1a. Objectives (from AD-416):
The genetically engineered papaya has been commercialized in Hawaii since 1998 and now is close to being deregulated in Japan, which will allow the export of genetically engineered papaya to Japan in 2010. The exportation of the transgenic papaya is being headed by the Hawaii Papaya Industry Association (HPIA). With taro, controversy over genetic engineering has occurred, with a significant part involving cultural aspect of Hawaiian taro as it relates to the Hawaiian race. The objectives of this proposal are to 1) To assess the impact labeling and marketing strategies that are deployed by HPIA on the commercialization of the transgenic papaya in Japan, and 2) further characterize the native Hawaiian taro cultivars using molecular markers, and to develop genetic maps of six Hawaiian taro varieties and two ex-Hawaii strains.
1b. Approach (from AD-416):
Transgenic papaya: A close collaborative effort will be made with HPIA as it markets the transgenic papaya in Japan. A sample of grocery stores in Japan will be used to study the impact of labeling on sales of transgenic papaya. The sales of GM and nonGMO papaya will be monitored and recorded. It is anticipated that the research objective will be completed within the first two years of introduction of the transgenic papaya to Japan. Hawaiian taro: Efforts will be made at collecting, cloning, and storing the taro germplasm at UH Hilo under tissue culture conditions in order to lower the costly maintenance of taro under field conditions. Available microsatellite markers will be used in differentiating the Hawaiian varieties. Pyrosequencing will be done of selected cultivars to provide the rapid acquisition of very large volumes of DNA sequence information, which will be used in nucleotide polymorphism to identify the taro cultivars. Documents SCA with U of HI. Formerly 5320-21000-011-05S (9/09). Formerly 5320-21000-011-17S (11/10). Formerly 5320-21000-013-07S (05/13).
3. Progress Report:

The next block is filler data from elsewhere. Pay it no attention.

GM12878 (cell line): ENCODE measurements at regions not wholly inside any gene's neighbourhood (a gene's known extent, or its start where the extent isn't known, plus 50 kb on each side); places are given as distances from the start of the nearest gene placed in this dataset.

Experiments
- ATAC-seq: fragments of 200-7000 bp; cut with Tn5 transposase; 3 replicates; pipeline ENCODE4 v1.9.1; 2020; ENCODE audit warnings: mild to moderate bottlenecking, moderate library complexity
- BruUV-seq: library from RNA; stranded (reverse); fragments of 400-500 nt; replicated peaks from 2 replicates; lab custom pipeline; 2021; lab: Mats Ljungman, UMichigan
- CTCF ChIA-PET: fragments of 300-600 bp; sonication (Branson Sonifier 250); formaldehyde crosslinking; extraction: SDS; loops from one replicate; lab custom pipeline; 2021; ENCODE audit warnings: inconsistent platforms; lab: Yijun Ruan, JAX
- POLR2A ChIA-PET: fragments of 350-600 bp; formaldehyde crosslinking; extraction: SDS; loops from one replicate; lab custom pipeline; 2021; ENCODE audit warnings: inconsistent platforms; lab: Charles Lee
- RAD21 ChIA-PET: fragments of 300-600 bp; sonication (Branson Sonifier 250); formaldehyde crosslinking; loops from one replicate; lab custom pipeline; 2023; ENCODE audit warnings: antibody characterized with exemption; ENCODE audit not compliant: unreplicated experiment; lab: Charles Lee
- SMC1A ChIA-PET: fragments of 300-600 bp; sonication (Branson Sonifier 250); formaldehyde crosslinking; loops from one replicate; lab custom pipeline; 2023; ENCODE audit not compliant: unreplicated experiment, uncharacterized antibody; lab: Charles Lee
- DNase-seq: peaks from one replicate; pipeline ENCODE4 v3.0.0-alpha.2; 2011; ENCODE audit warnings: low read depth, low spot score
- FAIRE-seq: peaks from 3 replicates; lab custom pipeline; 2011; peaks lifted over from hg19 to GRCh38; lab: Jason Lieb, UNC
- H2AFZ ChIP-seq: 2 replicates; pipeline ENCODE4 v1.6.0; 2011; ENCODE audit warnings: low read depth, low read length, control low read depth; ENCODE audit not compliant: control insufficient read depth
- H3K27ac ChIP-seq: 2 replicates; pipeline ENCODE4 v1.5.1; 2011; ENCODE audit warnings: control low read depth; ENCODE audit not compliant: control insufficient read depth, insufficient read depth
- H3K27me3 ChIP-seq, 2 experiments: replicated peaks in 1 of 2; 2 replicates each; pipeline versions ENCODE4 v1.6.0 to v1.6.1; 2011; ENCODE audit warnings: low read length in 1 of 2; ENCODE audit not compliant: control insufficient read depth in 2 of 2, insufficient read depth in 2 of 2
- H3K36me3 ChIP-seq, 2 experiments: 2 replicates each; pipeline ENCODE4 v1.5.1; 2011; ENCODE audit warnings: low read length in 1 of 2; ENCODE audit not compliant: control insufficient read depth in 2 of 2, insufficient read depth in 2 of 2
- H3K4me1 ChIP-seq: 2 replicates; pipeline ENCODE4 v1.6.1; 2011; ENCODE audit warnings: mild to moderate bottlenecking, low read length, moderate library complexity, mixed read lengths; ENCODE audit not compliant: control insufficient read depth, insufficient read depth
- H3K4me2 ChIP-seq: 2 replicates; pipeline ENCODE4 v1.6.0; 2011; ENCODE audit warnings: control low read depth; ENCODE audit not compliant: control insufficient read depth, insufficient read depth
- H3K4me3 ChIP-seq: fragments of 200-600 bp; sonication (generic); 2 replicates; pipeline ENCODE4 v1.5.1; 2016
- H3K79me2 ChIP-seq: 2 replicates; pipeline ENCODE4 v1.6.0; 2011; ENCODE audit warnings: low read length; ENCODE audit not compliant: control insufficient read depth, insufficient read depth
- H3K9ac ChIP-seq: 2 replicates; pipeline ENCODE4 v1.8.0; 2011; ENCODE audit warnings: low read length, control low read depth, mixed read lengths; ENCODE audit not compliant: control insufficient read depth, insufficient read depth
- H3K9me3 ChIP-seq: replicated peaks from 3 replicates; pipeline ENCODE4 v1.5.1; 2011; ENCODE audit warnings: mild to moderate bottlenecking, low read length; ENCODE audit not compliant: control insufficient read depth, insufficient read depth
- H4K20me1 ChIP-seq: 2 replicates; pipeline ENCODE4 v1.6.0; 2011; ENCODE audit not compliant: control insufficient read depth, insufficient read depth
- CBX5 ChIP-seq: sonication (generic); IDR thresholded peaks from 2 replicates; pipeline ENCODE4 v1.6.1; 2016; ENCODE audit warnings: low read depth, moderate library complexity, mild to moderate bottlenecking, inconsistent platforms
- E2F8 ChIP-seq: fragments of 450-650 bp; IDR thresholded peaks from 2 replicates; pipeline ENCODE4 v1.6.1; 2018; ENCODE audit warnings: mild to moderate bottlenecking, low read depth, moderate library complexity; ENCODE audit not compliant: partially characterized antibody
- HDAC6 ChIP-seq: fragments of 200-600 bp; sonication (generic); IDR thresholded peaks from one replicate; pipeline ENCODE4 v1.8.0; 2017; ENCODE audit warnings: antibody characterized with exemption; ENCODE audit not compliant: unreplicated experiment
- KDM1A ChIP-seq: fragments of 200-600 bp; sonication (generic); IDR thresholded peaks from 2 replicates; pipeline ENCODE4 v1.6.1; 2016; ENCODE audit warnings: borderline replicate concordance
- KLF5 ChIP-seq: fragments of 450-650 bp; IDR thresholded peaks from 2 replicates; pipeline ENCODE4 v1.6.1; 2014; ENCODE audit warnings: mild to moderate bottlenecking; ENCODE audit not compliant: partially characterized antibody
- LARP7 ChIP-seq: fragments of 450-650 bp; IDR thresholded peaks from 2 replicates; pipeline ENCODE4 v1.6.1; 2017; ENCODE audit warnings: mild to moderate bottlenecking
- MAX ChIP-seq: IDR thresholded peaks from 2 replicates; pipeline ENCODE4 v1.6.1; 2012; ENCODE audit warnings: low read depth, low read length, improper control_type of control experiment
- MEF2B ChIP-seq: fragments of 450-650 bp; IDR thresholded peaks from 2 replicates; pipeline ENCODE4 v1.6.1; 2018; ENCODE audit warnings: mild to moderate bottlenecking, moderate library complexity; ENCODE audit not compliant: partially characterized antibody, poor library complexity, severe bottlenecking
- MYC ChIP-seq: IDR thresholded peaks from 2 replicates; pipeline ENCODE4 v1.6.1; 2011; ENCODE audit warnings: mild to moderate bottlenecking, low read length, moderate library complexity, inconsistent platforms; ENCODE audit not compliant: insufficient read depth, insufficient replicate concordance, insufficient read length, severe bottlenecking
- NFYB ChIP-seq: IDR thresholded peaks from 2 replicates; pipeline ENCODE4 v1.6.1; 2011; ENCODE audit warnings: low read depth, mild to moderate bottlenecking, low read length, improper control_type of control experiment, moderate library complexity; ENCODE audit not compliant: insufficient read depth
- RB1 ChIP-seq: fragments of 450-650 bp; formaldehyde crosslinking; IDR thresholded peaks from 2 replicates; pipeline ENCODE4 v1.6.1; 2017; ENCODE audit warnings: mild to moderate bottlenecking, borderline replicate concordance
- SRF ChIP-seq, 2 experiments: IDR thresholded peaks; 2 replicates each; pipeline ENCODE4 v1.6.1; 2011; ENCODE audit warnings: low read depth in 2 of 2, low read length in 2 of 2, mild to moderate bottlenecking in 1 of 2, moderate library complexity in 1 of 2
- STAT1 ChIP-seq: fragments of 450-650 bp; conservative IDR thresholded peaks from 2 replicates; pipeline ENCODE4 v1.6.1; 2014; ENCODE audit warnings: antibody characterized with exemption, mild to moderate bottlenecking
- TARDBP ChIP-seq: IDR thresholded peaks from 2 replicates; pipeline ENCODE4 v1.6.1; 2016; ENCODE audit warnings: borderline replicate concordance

The goal of this agreement is to carry out a collaborative research effort among the Pacific Basin Agricultural Research Center (PBARC), The College of Agriculture, Forestry and Natural Resource Management(CAFNRM) at the University of Hawaii at Hilo (UHH), and the College of Tropical Agriculture and Human Resources (CTAHR) at the University of Hawaii at Manoa (UHM) that addresses important agriculture problems in Hawaii which directly contributes to objectives 1 of the in-house project, "Develop and assess transgenic plants to control plant growth and development, disease resistance, and shelf life". Artificial raised lo’i kalo, Colocasia, aquaponic system: Harvesting of the first crop of taro is complete and data have been collected for analysis. The weight of the clumps averaged 10 kg. with good growth using only the waste water from the sturgeon tanks. Because of the large size of the clumps from each plantlet, harvesting required walking on the thin 6 mil plastic. Replanting the lo’i to determine life of the 6 mil plastic designing a new system using butyl rubber for the lining with tilapia tanks as the nutrient source (tilapia are presently in Micronesia) was completed in September. Giant swamp taro, Cyrtosperma, hydroponic tank system: A greenhouse enclosed 4’X8’X1’ tank system for testing of Cyrtosperma plants for salt tolerance has been completed. Disease free tissue culture plants have also arrived and are presently being multiplied. These tanks are presently being used to test a reported salt tolerant taro plant variety from Hawaii. Giant taro Alocasia as aquaculture feed stock: Disease free plantlets of the Alocasia variety ‘Tonga” have arrived and will be planted in October to retest production levels. In a study from Hawaii (Foliaki, et al., 1990), ‘Tonga” produced 78,400 kilograms of stem per production hectare. Stems of Alocasia from other areas of the world average 16 to 21% starch (Sakai, 1983) which would mean that ‘Tonga’ may produce more starch per hectare than wheat. Nutrient levels in water samples and wells from flooded and unflooded atolls: It is difficult to interpret these samples, mostly because of the coral (calcium carbonate, Ca++, CO3--) base rock and the completely organic soil, with high cation holding capacity. Salt water contains sodium chloride (Na+, Cl-) and also moderate levels of Magnesium (Mg++) and potassium (K+). The cation exchange layers of the organic soil hold on to the calcium and magnesium most tightly and the potassium less, with the sodium the least. When seawater floods the lagoon the completely organic soil holds onto the magnesium and calcium the most, the potassium less tightly and the sodium the least. So the sodium would be most available for uptake by the plants with potassium also available. The calcium and magnesium would be less available, but because the base rock is calcium carbonate, calcium would always be available. This leaves magnesium as the least available. The levels of nutrients in the water samples appear to show these results.